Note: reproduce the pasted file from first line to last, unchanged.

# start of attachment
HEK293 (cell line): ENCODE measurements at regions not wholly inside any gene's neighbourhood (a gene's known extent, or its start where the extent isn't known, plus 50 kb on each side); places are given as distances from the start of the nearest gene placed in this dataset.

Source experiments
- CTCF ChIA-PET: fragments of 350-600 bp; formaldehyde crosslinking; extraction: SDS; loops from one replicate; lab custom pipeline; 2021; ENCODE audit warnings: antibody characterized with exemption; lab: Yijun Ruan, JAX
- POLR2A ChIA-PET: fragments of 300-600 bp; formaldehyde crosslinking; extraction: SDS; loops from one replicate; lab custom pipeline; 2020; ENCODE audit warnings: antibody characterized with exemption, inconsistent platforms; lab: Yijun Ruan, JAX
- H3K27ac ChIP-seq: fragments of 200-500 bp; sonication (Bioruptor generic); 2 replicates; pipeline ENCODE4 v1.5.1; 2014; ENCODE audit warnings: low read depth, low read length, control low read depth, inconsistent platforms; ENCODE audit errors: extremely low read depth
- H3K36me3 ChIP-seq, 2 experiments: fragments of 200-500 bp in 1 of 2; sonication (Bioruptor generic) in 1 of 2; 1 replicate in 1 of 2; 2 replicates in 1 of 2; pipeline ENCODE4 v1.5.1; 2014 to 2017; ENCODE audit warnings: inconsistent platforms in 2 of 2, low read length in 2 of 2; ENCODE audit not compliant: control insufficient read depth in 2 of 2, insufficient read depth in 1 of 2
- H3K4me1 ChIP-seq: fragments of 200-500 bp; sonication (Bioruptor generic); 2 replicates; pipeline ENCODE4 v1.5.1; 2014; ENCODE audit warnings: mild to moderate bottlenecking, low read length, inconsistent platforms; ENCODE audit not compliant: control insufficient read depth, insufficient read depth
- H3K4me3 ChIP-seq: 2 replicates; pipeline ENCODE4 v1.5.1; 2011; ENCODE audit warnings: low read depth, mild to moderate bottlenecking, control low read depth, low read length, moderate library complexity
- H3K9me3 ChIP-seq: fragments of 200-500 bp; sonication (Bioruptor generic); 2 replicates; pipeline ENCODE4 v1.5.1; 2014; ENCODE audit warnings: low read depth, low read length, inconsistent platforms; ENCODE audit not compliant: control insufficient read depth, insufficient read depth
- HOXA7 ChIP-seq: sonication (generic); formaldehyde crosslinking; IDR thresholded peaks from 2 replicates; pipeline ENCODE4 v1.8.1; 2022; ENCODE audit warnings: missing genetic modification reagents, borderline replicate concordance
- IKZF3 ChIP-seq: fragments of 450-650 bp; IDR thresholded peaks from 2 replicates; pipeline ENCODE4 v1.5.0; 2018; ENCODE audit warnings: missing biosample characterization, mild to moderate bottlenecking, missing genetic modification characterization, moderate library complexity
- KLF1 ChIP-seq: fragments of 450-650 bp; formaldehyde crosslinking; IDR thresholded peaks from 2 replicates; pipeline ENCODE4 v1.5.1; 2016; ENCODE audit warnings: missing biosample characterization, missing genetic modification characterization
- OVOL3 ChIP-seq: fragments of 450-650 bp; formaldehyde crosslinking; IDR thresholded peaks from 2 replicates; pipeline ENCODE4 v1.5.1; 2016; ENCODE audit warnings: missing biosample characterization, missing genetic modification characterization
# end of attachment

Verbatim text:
HEK293 (cell line): ENCODE measurements at regions not wholly inside any gene's neighbourhood (a gene's known extent, or its start where the extent isn't known, plus 50 kb on each side); places are given as distances from the start of the nearest gene placed in this dataset.

Source experiments
- CTCF ChIA-PET: fragments of 350-600 bp; formaldehyde crosslinking; extraction: SDS; loops from one replicate; lab custom pipeline; 2021; ENCODE audit warnings: antibody characterized with exemption; lab: Yijun Ruan, JAX
- POLR2A ChIA-PET: fragments of 300-600 bp; formaldehyde crosslinking; extraction: SDS; loops from one replicate; lab custom pipeline; 2020; ENCODE audit warnings: antibody characterized with exemption, inconsistent platforms; lab: Yijun Ruan, JAX
- H3K27ac ChIP-seq: fragments of 200-500 bp; sonication (Bioruptor generic); 2 replicates; pipeline ENCODE4 v1.5.1; 2014; ENCODE audit warnings: low read depth, low read length, control low read depth, inconsistent platforms; ENCODE audit errors: extremely low read depth
- H3K36me3 ChIP-seq, 2 experiments: fragments of 200-500 bp in 1 of 2; sonication (Bioruptor generic) in 1 of 2; 1 replicate in 1 of 2; 2 replicates in 1 of 2; pipeline ENCODE4 v1.5.1; 2014 to 2017; ENCODE audit warnings: inconsistent platforms in 2 of 2, low read length in 2 of 2; ENCODE audit not compliant: control insufficient read depth in 2 of 2, insufficient read depth in 1 of 2
- H3K4me1 ChIP-seq: fragments of 200-500 bp; sonication (Bioruptor generic); 2 replicates; pipeline ENCODE4 v1.5.1; 2014; ENCODE audit warnings: mild to moderate bottlenecking, low read length, inconsistent platforms; ENCODE audit not compliant: control insufficient read depth, insufficient read depth
- H3K4me3 ChIP-seq: 2 replicates; pipeline ENCODE4 v1.5.1; 2011; ENCODE audit warnings: low read depth, mild to moderate bottlenecking, control low read depth, low read length, moderate library complexity
- H3K9me3 ChIP-seq: fragments of 200-500 bp; sonication (Bioruptor generic); 2 replicates; pipeline ENCODE4 v1.5.1; 2014; ENCODE audit warnings: low read depth, low read length, inconsistent platforms; ENCODE audit not compliant: control insufficient read depth, insufficient read depth
- HOXA7 ChIP-seq: sonication (generic); formaldehyde crosslinking; IDR thresholded peaks from 2 replicates; pipeline ENCODE4 v1.8.1; 2022; ENCODE audit warnings: missing genetic modification reagents, borderline replicate concordance
- IKZF3 ChIP-seq: fragments of 450-650 bp; IDR thresholded peaks from 2 replicates; pipeline ENCODE4 v1.5.0; 2018; ENCODE audit warnings: missing biosample characterization, mild to moderate bottlenecking, missing genetic modification characterization, moderate library complexity
- KLF1 ChIP-seq: fragments of 450-650 bp; formaldehyde crosslinking; IDR thresholded peaks from 2 replicates; pipeline ENCODE4 v1.5.1; 2016; ENCODE audit warnings: missing biosample characterization, missing genetic modification characterization
- OVOL3 ChIP-seq: fragments of 450-650 bp; formaldehyde crosslinking; IDR thresholded peaks from 2 replicates; pipeline ENCODE4 v1.5.1; 2016; ENCODE audit warnings: missing biosample characterization, missing genetic modification characterization